Snapchat recently launched its new speech recognition lenses which use basic phrases to activate on-screen animations. We discuss what this could mean for the platform in Episode 15 of the Industry Spotlight series…
See below for the full video transcription.
Lee: The next thing we’re going to discuss is Snapchat launching some speech recognition lenses.
Jamie: Snapchat need to pack it in with this hardware now.
Chris: It’s all they’ve got.
Lee: I don’t really… they’re doing things that is just too out there. They’re just trying to find a solid way of monetizing, aren’t they, and they can’t do it. I think the closest thing I’ve seen in the news is the Amazon shopping integration. But this I just don’t see it. I don’t really understand it.
Chris: Well I imagine it just creates spikes in interest in people and usage. So when they launch something like this, although it’s such a minor thing, isn’t it really? In terms of what the platform already does. But it builds a little bit of interest, and no doubt there’s been a fairly decent spike in usage since they published this.
Lee: I’m hardly an avid Snapchat user, but I don’t see how, A. having a pair of lenses is a good thing, but B. having them pick up really basic English words like “hi,” and automatically apply a filter is going to help Snapchat in any way.
Chris: So what are the commands and what are the effects that you get, then, from the commands?
Lee: So you can say basic words like, “hi,” “love,” “yes,” “no,” and it will put a love filter around you with music in the background.
Chris: All right.
Chris: Yeah, that is pretty cheesy, isn’t it?
Chris: So what does it do if you say… what if it says, “hi?” What if you say, “hi?”
Lee: Flock of chatting birds.
Jamie: This isn’t even news, this is rubbish.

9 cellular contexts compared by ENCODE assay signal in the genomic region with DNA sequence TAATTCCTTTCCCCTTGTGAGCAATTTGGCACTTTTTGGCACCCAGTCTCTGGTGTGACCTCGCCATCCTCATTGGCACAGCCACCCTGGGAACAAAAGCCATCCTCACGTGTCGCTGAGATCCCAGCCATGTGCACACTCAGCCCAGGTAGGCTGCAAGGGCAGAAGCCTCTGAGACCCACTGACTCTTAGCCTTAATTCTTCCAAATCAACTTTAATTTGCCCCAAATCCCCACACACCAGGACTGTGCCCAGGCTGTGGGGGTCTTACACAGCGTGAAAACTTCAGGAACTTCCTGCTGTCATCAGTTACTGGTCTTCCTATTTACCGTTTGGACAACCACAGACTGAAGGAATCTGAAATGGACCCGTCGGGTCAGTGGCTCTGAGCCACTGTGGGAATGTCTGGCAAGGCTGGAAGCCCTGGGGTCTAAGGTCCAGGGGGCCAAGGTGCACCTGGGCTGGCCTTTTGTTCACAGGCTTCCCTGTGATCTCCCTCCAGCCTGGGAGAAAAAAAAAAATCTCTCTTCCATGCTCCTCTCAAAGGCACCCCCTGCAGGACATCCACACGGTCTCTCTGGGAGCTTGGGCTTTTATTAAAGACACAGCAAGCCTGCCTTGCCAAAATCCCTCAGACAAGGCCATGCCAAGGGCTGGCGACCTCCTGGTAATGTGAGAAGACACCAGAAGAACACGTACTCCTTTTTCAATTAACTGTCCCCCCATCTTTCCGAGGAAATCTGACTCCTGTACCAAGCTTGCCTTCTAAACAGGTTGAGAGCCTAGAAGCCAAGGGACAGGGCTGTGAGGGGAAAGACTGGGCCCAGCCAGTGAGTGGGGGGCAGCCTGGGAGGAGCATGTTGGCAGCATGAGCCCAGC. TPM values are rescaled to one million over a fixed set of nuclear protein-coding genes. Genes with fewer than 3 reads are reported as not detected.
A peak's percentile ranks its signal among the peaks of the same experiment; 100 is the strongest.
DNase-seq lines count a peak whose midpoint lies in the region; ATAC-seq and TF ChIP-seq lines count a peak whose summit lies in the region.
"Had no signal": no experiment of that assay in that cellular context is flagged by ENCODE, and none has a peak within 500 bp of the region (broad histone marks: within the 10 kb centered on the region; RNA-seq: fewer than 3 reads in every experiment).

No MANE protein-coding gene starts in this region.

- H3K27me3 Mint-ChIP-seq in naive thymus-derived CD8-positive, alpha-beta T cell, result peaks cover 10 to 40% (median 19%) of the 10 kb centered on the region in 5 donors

Chris: It’s tenuous, yeah.
Lee: No, it’s just another thing though, isn’t it, that they’re trying to do to create some sort of way of monetizing it when what should have happened is they should have accepted the $5 billion offer that Facebook offered them when they first came out.
Chris: And they just keep launching something that’s too similar, don’t they? There’s nothing really diverse about what they’re launching. Obviously it’s pretty cool technology and it will get more people using it for a very… I don’t know, would you say temporary? I don’t think it will retain people by launching things like this. I think it will create a bit of a spike, but how long can you really do that for before people get bored of the same type of stuff that they’re putting out? I don’t know, I don’t think it would be enough to compel me to stay on the platform for more than a day or so, especially if there’s limited commands, as well.
Lee: Yeah, that’s basically what they’re saying, that it keeps users engaged, and it’s helping position them for advertisers further down the road. So I think that they’re thinking ahead from an AR perspective, when that’s more widely available. They’re going to be there at the forefront.
Chris: Is it just showing off their capabilities?
Lee: I believe so, yeah.
Chris: Because obviously Facebook aren’t really doing anything…well similar, but they’re not doing voice commands or anything like that. I’m pretty sure they could, but I just don’t get how they’re monetizing it or being able to monetize it in the same way as like Facebook do. They do it very cleverly, don’t they? And there’s always something that comes after a launch, a product launch, for Facebook, whereas that’s just user based.
Lee: Well it’s not a ad format, is it? And you’ve got to have a pair of the lenses.
Lee: Which ain’t cheap.
Chris: Yeah, I feel like they’re stuck in a bit of a rut, to be honest, but…
Lee: It’s a cry for help, isn’t it?